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Race, Immigrant Status Affect Parent-Teacher Communication, Study Finds

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A child’s race, ethnicity, and immigrant status could determine whether a teacher reaches out to that student’s parents, a new study out of New York University has found.

According to the study, “Parental involvement is a key ingredient in the educational success of students and an integral component of involvement is teacher-parent communication.” But in looking at nationally representative data of high school sophomores and the patterns of math and English teachers from the Education Longitudinal Study of 2002, sociologist Hua-Yu Sebastian Cherng discovered disparities in teachers’ communication with parents of their minority students, even after considering teachers’ own perceptions of students’ work and behavior, parents’ ability to speak English and other factors.

According to his findings, published in Teachers College Record, teachers were less likely to contact Asian immigrant parents about academic and behavioral concerns, even if their children were struggling. Third-generation black and Latino parents were more likely to be contacted about their child’s disruptive classroom behavior than third-generation white parents. Asian and Latino immigrants parents were less likely to hear news of their children’s accomplishments.

Cherng told The Atlantic, “One would think if a kid is struggling [or] a kid isn’t doing their homework that the teacher would reach out to parents [whether they’re] white kids, foreign-born Asian American kids, or third-generation Latino kids, [yet] this wasn’t the case.”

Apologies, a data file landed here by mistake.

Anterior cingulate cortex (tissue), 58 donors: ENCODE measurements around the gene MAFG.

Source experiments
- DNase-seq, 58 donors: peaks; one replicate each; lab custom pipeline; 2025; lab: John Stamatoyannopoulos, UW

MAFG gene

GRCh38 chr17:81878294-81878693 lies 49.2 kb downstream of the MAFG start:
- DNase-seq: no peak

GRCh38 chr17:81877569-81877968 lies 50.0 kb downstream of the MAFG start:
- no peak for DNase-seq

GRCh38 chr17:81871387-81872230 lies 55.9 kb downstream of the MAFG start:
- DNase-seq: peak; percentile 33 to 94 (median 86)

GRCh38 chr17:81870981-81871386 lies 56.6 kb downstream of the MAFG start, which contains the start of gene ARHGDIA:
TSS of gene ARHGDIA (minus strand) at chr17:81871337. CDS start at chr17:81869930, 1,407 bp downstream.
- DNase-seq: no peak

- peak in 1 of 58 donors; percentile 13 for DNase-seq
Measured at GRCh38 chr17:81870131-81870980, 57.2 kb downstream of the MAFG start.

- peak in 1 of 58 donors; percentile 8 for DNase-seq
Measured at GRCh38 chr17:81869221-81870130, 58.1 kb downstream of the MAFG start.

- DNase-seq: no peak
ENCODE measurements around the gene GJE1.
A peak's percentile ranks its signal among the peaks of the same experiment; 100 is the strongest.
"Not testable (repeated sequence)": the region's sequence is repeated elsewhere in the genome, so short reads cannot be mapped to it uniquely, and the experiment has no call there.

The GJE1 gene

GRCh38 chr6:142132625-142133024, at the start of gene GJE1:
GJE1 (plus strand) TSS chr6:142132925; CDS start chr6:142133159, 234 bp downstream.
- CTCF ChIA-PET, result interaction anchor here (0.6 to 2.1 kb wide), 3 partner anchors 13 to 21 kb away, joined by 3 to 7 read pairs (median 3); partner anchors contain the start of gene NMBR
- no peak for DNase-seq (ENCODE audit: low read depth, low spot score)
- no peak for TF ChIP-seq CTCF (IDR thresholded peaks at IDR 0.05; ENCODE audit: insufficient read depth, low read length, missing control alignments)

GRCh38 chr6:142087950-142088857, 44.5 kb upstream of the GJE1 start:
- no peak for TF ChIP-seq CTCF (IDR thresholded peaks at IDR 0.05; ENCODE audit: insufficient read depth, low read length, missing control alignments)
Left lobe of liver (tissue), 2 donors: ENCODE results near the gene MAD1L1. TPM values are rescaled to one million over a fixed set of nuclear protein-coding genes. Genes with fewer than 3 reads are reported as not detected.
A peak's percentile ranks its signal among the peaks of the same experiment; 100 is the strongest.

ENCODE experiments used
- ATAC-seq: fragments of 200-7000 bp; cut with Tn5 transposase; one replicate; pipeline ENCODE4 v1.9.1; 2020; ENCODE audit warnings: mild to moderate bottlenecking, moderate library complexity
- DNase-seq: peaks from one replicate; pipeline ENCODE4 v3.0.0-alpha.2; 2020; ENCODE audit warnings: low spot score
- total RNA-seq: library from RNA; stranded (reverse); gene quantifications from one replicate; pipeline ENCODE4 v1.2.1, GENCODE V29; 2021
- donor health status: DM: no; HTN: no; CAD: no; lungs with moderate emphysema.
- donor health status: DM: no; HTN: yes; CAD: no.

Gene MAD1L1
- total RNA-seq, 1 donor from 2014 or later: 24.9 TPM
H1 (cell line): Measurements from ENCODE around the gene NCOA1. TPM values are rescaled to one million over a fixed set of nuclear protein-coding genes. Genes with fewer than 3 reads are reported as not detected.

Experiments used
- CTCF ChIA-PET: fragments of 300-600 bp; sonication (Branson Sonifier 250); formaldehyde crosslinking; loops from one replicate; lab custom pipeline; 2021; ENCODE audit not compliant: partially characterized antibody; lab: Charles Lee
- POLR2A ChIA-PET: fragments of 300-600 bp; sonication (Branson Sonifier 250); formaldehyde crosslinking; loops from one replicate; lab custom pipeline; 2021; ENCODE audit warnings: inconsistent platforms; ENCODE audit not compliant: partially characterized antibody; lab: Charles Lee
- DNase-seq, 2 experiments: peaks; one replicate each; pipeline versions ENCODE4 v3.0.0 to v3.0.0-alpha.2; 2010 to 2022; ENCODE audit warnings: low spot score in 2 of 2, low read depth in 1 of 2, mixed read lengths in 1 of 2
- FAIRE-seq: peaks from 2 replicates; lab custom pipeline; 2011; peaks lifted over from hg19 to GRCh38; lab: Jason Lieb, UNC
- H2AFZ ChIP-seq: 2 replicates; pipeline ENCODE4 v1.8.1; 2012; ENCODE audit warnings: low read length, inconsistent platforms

Though the data he measured are now 14 years old, the racial and ethnic dynamics between parents, students and their teachers haven’t changed dramatically and “may have gotten slightly worse,” he noted.

Cherng’s findings ring true with his own experiences as a student growing up in Maryland. While he was a “troublemaker” in school, none of his teachers ever called his parents about his misconduct, he said. And when high school counselors personally congratulated his classmates’ parents on early admission to college, his parents did not receive a call when he was accepted into MIT. One teacher explained: “It’s not that big of a surprise that you got accepted.”

Cherng addresses the “model minority” stereotype — the idea that Asian students are academically gifted — he experienced, as well as other stereotypes that could be affecting teacher-parent communication patterns. For example, research has shown that teachers have lower expectations for black and Latino students and may believe that these students are not as invested in their education than their white and Asian peers.

At the conclusion of his study, Cherng writes, ”Education policy should be cognizant that racial/ethnic and immigrant disparities exist in teacher–parent contact and encourage more training in teacher preparation programs and professional development coursework for teachers and school administrators. Moreover, existing programs and interventions on multicultural/ diversity training should be evaluated for their impact on teacher perceptions and behavior.”

Education Week talked to Ann Nutter Coffman of the National Education Association, about Cherng’s suggestions. She said the diversity training that he recommends is provided inconsistently across teacher-prep programs.

“You don’t need to come from a disadvantaged background or be a person of color to be a successful teacher,” Coffman said. “But it’s just a matter of making sure that teachers are trained in cultural competence and to understand what that means in how to help kids. Getting that training is super important; it’s just not always given the prominence it should.”